Saturday afternoon’s concert was incredible, featuring a lady who really screamed on her saxophone.  You don’t often think of sax players as ladies, but this one, Tia Fuller, really knows her stuff!  She was backed up by Sullivan Fortner on piano, Doug Weiss on bass, and Kendrick Scott on drums.  Beautiful woman, great music, and lots of laughs-what more could you ask for?

Next on the program “Lifting Voices”, consisting of Cedric Dent and Niki Haris vocals, Sullivan Fortner again on piano, Jon Hamar, bass, and Joe LaBarbera on drums.

Last came the “All Star Big Band” of the workshop faculty, directed by John Clayton.  They did get a little snippy with the conductor, but then they’re all stars in their own right!  Soloists were Jeff Clayton on alto sax, Adrian Cunningham on tenor sax, Wycliffe Gordon on trombone, Sean Jones and Terell Stafford on trumpet, Hubert Laws on flute, and vocals by Dee Daniels and Niki Haris.  The rest of the band consisted of Mark Taylor and Tia Fuller on alto sax; Adrian Cunningham and Alex Dugdale on tenor sax; Gary Smulyan on baritone sax; Brad Allison, Terell Stafford, Sean Jones, Jay Thomas, Andy Omdahl on trumpet; Wycliffe Gordon, David Marriott, Dan Marcus on trombone; Greg Schroder on bass trombone, Dan Balmer on guitar, Bill Cunliffe on piano, Chuck Deardorf on bass, and Matt Wilson on drums.  I swear, Matt Wilson looked like something straight out of Mad Men!  Needless to say, they were awesome.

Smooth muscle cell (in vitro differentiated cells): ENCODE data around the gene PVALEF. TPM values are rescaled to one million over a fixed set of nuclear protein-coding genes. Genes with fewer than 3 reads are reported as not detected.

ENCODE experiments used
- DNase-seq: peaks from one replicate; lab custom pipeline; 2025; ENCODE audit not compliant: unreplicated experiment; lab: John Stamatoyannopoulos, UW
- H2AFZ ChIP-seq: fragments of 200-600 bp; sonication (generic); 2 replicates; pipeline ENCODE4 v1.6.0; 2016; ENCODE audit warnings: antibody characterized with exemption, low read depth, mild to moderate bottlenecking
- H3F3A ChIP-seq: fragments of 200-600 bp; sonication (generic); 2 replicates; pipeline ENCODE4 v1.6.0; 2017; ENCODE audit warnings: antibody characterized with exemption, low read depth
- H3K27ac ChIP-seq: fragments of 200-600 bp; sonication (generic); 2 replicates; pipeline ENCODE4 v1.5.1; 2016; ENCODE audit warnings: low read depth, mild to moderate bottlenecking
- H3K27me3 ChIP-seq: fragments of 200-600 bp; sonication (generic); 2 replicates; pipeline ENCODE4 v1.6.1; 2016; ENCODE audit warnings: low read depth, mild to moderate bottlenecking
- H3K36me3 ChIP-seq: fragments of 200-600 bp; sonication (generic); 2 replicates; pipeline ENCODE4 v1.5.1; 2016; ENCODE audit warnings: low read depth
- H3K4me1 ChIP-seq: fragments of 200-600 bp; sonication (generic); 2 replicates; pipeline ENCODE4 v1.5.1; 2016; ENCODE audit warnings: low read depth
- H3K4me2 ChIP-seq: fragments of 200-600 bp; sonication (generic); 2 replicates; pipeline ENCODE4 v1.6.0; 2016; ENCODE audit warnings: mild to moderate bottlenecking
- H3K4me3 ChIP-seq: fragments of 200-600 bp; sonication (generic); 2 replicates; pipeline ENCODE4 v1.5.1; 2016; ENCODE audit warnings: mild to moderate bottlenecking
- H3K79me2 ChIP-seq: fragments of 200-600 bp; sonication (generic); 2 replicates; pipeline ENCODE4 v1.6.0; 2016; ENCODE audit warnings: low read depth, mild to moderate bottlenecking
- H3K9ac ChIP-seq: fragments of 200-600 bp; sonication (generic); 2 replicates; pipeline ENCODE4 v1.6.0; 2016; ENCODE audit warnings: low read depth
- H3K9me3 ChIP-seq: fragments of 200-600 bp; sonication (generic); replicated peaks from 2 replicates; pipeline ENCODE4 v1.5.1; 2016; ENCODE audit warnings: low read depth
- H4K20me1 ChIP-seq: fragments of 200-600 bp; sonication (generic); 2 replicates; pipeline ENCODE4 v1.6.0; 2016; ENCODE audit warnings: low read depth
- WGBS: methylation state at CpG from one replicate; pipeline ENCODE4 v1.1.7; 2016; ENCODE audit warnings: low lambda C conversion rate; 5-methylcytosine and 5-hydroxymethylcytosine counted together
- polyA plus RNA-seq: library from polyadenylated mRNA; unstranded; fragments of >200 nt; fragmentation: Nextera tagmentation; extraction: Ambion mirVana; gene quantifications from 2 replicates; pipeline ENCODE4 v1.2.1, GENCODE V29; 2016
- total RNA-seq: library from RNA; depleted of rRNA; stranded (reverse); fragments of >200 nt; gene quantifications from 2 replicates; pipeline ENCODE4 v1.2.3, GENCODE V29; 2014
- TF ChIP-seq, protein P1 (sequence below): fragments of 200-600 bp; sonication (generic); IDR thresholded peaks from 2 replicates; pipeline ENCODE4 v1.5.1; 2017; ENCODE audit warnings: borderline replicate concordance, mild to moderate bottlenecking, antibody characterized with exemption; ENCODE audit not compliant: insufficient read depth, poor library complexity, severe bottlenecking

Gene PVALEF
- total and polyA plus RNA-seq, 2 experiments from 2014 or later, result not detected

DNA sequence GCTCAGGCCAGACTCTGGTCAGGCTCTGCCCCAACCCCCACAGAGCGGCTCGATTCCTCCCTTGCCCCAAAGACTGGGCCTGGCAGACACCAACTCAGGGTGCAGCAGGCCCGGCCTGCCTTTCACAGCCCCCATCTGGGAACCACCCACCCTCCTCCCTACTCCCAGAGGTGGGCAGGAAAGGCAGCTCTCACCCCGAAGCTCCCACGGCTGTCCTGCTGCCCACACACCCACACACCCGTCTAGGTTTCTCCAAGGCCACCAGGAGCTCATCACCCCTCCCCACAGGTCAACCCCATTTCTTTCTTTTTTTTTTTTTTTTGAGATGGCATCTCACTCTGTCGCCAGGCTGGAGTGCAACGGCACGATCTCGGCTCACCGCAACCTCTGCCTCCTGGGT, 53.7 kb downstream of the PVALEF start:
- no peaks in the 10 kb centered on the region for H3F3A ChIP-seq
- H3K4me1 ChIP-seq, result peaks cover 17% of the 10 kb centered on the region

After the Saturday afternoon concert we had some free time, so we went looking for dinner.  We first drove down to the Port Townsend Marina.  Beautiful!



Saturday night’s concert was just wonderful.  The first act featured someone who I had never heard of before, Hubert Laws, whose instrument is the flute!  You don’t often think of the flute as a jazz instrument, but Mr. Laws is a past master.  Aside from the fact that the flute can get overpowered by louder instruments, the program was very fun, and Hubert Laws is a great musician.  The last act featured a tribute to Louis Armstrong, led by Wycliffe Gordon on his trombone.  All the musicians were really playing out, and we all felt that we had been really “jazzed-up” by the end of the evening.

As usual, we arose late on Sunday for the drive and ferry ride home.  Here are some of the things we saw on the way out of town to the ferry in Kingston.

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The Fort Worden Military Cemetery in just outside the gates.  That is a cannon way over on the edge of the enclosure.

Closer to town, we drove by this old building, being devoured by the vegetation, and I just had to get its picture.


Most of my readers and followers know my political orientation.  This sign, which we saw all over town, shows the orientation of most of the town.  Opposite from mine.

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Be careful what you wish for, you might just get it.

Here are a couple of photos taken from the bluff just outside the east gate of the old fort.



That’s the old officers’ quarters, which are now vacation rentals.

We got to Kingston around 4:00PM, and got in the ferry line.  I went hunting with my camera, and this is what I found.


The newly-legal industry is doing their “good citizen” activity.  Sigh…

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Yes, even expensive Italian sports cars take the ferry.


The Norwegian Pearl, starting its journey to Alaska from Seattle.  Three cruise lines ply that route, and it’s prime tourist season.

Once on the ferry, I got this one.  Beautiful sailboat, in a brisk wind.  She’s the Mata Hari.


All in all, a wonderful weekend.